About 100 demonstrators marched on the site of the Hechinger Mall in Northeast Washington yesterday, protesting what they said was the failure of mall contractors to hire neighborhood blacks as construction workers in accordance with the District of Columbia's residential employment plan.
The mall's owner, John Hechinger Jr., a prominent liberal Democrat who is active in D.C. politics, said he was "shocked and disappointed" that he had been targeted for protest.
"We probably have the best affirmative action of any construction site in town," Hechinger said. "I don't know why they are doing this to us."
Hechinger said that 33 percent of the construction work on the $10 million mall has been assigned to minority firms. He added that 41 percent of those on the construction work force are District of Columbia residents.
City and federal regulations stipulate the project, which has received a $3.5 million federal loan through the D.C. Department of Housing and Community development, must hire, whenever pososible, minority residents from the riot-scarred H Street NE area.
Although no official hiring goal has been set for the Hechinger site, Mayor Marion Barry recently set a 51 percent minority hiring goal for the Convention Center project. Community activists in turn have adopted that figure for other construction sites.
"So the Godfather of D.C. is shocked, huh?" said Rev. Stan Barry, director of the H Street Project Area Committee, which maintains a pool of construction workers available for work on the Mall project. "Well, I'm shocked, too. Only 18 people from our community have been hired. It doesn't make me feel good to have to protest against John, but I made commitments too, and my credibility is on the line."
The demonstrators also criticized the District of Columbia government for "failure to enforce its own laws," particularly those requiring apprenticeship programs in the construction field. Although the Hechinger Mall has an apprenticeship plan that has been approved by the D.C. Apprenticeship Council, no apprentices have been indentured so far, according to council staff. The project is expected to be completed in April.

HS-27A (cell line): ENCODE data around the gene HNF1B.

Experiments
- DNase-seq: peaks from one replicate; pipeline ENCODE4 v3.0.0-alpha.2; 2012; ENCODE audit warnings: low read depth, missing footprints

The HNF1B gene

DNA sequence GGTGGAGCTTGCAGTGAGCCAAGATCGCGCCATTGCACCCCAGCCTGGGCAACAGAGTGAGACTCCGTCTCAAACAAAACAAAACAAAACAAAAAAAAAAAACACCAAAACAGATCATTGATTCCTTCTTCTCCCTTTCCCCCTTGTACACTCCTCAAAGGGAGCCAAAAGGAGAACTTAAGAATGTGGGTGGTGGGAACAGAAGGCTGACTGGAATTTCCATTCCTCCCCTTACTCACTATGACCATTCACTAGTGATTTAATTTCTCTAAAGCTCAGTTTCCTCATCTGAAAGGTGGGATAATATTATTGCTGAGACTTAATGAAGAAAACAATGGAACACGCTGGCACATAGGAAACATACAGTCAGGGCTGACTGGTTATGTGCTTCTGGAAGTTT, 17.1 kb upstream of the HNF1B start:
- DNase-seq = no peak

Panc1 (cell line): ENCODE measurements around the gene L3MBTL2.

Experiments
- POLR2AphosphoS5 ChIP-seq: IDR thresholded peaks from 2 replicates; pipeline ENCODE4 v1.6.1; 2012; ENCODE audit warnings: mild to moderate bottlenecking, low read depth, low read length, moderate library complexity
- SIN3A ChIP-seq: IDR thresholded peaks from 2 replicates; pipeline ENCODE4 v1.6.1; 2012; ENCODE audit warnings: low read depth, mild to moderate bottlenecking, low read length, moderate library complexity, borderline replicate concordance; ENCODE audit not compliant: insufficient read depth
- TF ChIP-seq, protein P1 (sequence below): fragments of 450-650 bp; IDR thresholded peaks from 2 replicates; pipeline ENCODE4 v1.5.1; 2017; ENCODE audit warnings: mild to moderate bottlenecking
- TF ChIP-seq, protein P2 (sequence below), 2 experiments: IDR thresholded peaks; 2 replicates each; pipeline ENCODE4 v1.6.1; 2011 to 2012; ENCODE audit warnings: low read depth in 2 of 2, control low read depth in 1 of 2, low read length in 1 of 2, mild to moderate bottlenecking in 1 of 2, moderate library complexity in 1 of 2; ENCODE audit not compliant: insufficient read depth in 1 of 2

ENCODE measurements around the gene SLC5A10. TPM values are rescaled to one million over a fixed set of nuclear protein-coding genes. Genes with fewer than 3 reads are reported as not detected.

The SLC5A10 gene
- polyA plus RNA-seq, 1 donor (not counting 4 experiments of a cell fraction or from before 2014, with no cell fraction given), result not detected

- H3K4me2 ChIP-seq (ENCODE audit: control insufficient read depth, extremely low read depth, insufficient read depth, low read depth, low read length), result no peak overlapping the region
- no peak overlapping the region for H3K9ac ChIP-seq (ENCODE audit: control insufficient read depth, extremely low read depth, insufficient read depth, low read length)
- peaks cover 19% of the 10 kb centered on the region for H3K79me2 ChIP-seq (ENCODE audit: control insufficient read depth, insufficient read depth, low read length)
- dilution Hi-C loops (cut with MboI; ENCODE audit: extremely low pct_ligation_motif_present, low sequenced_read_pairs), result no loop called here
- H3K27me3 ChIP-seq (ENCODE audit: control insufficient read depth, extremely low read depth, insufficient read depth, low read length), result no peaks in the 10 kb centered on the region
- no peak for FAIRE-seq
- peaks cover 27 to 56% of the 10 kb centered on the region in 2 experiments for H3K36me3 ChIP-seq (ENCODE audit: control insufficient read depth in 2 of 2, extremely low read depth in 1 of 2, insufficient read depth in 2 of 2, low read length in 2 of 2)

After the demonstration yesterday, formal complaints were lodged against the project with the D.C. Office of Human Rights, the D.C. Department of Employment Services and the city's Department of Housing and Community Development.
Each of these agencies has contract compliance review offices that can investigate the complaints. Although none of them can stop payment of the loan to the project, they could find it in "noncompliance," and jeopardize future grant monies for other projects.
"We refuse to tolerate government indifference, incompetence and inaction any longer," said Charles Richardson, head of the D.C. Jobs Coalition. "The failure of the government to conduct adequate reviews, failure of the contractors to comply with federal payroll guidelines and failure to enforce laws pertaining to aprenticeship job training through systematic discrimination have led to adverse impact of the quality of life on minorities and women in our city," she said.
Other participants in the demonstration included the Washington Building Trade Council, which is upset because only seven of the 30 contractors working on the Mall are unionized.